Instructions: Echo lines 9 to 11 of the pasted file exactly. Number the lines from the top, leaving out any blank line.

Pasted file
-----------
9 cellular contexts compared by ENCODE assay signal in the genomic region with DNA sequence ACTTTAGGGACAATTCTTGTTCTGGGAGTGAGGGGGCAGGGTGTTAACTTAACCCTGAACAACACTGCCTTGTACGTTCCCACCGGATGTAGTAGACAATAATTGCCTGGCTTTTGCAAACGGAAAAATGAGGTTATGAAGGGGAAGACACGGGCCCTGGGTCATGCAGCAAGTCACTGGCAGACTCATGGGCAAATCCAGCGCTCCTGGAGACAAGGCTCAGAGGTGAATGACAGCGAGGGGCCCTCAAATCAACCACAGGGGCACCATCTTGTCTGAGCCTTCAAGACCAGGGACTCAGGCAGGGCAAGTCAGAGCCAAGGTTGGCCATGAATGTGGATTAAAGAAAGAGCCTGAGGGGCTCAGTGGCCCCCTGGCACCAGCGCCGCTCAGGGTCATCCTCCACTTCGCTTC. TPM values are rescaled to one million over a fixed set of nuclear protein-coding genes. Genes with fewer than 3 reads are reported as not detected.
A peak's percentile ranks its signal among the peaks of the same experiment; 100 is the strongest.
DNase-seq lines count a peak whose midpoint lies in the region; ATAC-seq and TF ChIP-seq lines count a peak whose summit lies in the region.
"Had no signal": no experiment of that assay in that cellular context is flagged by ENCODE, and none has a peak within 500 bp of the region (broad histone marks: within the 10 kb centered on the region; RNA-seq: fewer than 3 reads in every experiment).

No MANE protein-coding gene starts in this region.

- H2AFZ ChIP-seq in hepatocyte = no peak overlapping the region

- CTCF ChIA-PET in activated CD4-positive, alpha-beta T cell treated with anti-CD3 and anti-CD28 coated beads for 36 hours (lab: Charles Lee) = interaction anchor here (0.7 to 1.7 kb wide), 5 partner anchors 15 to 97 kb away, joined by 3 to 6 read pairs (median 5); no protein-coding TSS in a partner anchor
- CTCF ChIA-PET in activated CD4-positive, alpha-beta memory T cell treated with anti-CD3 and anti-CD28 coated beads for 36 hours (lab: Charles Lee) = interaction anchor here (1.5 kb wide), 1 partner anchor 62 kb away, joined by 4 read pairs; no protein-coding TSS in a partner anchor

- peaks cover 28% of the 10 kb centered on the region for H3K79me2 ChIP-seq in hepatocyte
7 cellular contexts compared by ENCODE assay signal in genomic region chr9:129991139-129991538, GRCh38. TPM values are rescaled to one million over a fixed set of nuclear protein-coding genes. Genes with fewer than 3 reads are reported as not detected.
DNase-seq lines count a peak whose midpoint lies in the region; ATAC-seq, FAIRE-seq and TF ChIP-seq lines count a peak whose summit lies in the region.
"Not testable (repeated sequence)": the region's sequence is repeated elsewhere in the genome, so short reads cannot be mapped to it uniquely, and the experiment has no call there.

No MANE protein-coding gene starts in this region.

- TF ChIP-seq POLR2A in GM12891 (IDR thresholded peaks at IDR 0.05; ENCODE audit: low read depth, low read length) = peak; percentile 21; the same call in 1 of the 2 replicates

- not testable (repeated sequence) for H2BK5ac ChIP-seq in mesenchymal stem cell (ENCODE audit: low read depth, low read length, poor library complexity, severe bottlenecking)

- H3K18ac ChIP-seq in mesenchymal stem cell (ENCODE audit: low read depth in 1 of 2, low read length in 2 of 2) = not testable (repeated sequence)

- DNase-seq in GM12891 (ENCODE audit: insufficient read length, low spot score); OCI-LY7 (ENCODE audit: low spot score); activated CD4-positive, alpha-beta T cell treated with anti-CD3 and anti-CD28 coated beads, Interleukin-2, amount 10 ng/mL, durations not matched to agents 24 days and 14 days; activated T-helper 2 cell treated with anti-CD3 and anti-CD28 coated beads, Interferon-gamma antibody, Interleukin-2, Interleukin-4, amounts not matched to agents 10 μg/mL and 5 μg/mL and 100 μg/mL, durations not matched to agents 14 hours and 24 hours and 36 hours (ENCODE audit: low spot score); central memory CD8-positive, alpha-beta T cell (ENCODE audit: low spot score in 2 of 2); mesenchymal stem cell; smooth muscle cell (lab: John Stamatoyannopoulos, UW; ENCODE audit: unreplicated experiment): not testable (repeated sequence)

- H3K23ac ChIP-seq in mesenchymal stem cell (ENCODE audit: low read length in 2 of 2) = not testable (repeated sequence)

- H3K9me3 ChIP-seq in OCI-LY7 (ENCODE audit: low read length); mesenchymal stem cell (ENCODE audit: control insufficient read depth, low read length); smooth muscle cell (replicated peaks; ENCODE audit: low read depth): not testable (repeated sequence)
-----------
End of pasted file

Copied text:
- peaks cover 28% of the 10 kb centered on the region for H3K79me2 ChIP-seq in hepatocyte
7 cellular contexts compared by ENCODE assay signal in genomic region chr9:129991139-129991538, GRCh38. TPM values are rescaled to one million over a fixed set of nuclear protein-coding genes. Genes with fewer than 3 reads are reported as not detected.
DNase-seq lines count a peak whose midpoint lies in the region; ATAC-seq, FAIRE-seq and TF ChIP-seq lines count a peak whose summit lies in the region.